Musk strongly encourages the United States government to back all deposits in banks.
The billionaire says the move is “absolutely necessary” to stop bank runs.
Elon Musk has come up with a plan to fix the US banking crisis. The government needs to get rid of the current $250,000 insurance cap on all deposits to stop panicked customers from pulling out their money, the CEO of Tesla said in a tweet on Tuesday.
He said this in response to a news story that said US officials are looking into ways to temporarily insure deposits above the current limit without getting permission from Congress.
Musk wrote, “Absolutely necessary to stop bank runs.”
The US banking crisis started earlier this month when Silicon Valley Bank (SVB), a major US lender focused on the tech and startup sectors, suddenly went out of business. Over 92% of the bank’s deposits weren’t covered by insurance, and the bank was shut down by the government after a huge amount of deposits left. Signature Bank went out of business because of what happened to SVB. Customers in a panic have taken tens of billions of dollars out of smaller banks and put them with larger lenders.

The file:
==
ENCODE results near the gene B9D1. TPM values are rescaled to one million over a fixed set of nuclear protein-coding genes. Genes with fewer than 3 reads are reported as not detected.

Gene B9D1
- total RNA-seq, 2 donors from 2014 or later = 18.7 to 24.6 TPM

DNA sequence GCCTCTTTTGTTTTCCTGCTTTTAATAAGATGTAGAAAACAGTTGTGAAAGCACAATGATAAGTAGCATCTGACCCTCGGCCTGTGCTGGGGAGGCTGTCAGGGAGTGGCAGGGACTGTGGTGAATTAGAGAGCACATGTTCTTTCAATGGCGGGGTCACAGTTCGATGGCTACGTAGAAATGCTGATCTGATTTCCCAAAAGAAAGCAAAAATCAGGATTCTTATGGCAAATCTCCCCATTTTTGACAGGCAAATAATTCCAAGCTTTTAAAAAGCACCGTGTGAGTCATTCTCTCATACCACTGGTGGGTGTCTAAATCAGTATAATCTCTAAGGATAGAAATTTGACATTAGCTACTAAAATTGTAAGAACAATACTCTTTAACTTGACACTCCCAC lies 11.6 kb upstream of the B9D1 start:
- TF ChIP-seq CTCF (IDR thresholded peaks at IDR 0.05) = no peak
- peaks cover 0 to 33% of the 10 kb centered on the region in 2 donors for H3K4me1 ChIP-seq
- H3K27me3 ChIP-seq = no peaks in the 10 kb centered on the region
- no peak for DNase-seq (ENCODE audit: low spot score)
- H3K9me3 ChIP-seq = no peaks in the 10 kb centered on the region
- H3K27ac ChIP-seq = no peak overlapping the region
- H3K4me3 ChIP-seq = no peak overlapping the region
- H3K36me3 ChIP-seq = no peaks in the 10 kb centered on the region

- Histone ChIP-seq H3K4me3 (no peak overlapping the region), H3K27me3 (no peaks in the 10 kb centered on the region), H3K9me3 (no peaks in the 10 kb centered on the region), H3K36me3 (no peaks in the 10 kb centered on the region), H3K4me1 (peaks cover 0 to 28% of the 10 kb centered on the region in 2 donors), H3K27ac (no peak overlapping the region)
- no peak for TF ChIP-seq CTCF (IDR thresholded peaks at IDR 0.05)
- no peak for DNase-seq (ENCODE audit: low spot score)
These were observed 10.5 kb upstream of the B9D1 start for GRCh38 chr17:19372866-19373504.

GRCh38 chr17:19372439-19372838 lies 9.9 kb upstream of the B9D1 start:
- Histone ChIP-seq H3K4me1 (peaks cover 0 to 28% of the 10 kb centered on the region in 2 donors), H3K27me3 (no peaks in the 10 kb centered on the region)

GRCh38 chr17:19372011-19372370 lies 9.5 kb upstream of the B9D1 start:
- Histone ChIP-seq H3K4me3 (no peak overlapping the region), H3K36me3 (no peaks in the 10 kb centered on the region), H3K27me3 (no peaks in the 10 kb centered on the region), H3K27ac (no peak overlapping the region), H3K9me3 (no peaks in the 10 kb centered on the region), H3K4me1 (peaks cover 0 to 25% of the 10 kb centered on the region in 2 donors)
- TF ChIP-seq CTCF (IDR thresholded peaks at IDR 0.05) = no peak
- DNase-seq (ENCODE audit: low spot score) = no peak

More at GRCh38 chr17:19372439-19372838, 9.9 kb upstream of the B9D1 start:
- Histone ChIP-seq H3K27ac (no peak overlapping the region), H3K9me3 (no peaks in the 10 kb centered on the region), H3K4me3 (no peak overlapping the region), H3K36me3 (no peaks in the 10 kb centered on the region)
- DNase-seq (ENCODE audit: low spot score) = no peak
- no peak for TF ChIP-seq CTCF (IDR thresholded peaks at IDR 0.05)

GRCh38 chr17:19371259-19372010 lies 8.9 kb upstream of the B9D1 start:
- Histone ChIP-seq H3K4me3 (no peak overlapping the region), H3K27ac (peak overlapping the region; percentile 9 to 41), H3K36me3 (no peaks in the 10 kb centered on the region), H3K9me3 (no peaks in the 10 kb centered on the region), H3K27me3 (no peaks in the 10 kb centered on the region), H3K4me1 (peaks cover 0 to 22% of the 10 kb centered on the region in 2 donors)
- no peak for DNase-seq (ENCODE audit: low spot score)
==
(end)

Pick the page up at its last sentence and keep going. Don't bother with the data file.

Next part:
Last week, the billionaire entrepreneur who runs Tesla, Twitter, and SpaceX came up with the idea. “Right now,” he wrote on March 18, “the FDIC needs to change to unlimited coverage to stop bank runs.”
All deposits made by customers of SVB and Signature Bank have been backed by the government. But a recent study shows that nearly 200 American banks face the same risks. Like many other banks, SVB put billions of dollars into US government bonds when interest rates were close to zero. When the Federal Reserve raised rates to try to stop inflation, SVB lost money.
When SVB and Signature Bank failed, it sent shockwaves through the whole US banking industry. The stocks of many other financial institutions have fallen, and the six biggest Wall Street banks have lost around $165 billion in market capitalization, which is about 13% of their total value. Moody’s outlook for the US banking system went from “stable” to “negative” last week, citing the “rapidly worsening operating environment.”